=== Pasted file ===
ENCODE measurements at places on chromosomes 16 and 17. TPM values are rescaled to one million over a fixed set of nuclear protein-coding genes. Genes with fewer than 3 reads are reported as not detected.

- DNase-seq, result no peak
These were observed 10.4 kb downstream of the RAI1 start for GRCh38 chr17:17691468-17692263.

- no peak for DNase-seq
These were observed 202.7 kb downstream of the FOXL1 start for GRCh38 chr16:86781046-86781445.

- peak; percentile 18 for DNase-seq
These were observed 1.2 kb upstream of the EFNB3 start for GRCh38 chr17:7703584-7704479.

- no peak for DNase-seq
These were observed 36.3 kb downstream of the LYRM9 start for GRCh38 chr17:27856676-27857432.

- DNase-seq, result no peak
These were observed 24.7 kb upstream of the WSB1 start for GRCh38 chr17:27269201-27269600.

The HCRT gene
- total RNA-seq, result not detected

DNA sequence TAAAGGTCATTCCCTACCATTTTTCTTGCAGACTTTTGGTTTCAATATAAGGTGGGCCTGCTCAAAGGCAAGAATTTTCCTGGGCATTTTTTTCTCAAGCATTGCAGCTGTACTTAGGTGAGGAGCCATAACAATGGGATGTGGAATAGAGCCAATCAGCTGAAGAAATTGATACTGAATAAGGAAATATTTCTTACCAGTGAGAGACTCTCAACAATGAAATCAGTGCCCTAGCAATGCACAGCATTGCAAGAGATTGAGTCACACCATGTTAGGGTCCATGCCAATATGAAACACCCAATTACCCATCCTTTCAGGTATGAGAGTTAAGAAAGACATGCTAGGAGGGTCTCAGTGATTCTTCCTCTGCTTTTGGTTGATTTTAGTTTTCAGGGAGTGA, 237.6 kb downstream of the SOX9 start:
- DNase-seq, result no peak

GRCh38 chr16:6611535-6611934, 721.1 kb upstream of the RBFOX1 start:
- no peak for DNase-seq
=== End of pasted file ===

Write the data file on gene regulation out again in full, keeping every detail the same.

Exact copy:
ENCODE measurements at places on chromosomes 16 and 17. TPM values are rescaled to one million over a fixed set of nuclear protein-coding genes. Genes with fewer than 3 reads are reported as not detected.

- DNase-seq, result no peak
These were observed 10.4 kb downstream of the RAI1 start for GRCh38 chr17:17691468-17692263.

- no peak for DNase-seq
These were observed 202.7 kb downstream of the FOXL1 start for GRCh38 chr16:86781046-86781445.

- peak; percentile 18 for DNase-seq
These were observed 1.2 kb upstream of the EFNB3 start for GRCh38 chr17:7703584-7704479.

- no peak for DNase-seq
These were observed 36.3 kb downstream of the LYRM9 start for GRCh38 chr17:27856676-27857432.

- DNase-seq, result no peak
These were observed 24.7 kb upstream of the WSB1 start for GRCh38 chr17:27269201-27269600.

The HCRT gene
- total RNA-seq, result not detected

DNA sequence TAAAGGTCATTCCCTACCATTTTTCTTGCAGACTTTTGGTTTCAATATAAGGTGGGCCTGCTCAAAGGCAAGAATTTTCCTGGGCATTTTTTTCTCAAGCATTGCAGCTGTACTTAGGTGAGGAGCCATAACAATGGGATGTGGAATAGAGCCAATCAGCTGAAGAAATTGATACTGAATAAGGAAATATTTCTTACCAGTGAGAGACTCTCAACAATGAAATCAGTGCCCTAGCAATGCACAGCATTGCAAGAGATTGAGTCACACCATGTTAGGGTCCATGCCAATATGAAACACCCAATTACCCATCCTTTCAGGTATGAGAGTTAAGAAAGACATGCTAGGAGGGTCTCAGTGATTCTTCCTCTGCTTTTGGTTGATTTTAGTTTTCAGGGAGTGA, 237.6 kb downstream of the SOX9 start:
- DNase-seq, result no peak

GRCh38 chr16:6611535-6611934, 721.1 kb upstream of the RBFOX1 start:
- no peak for DNase-seq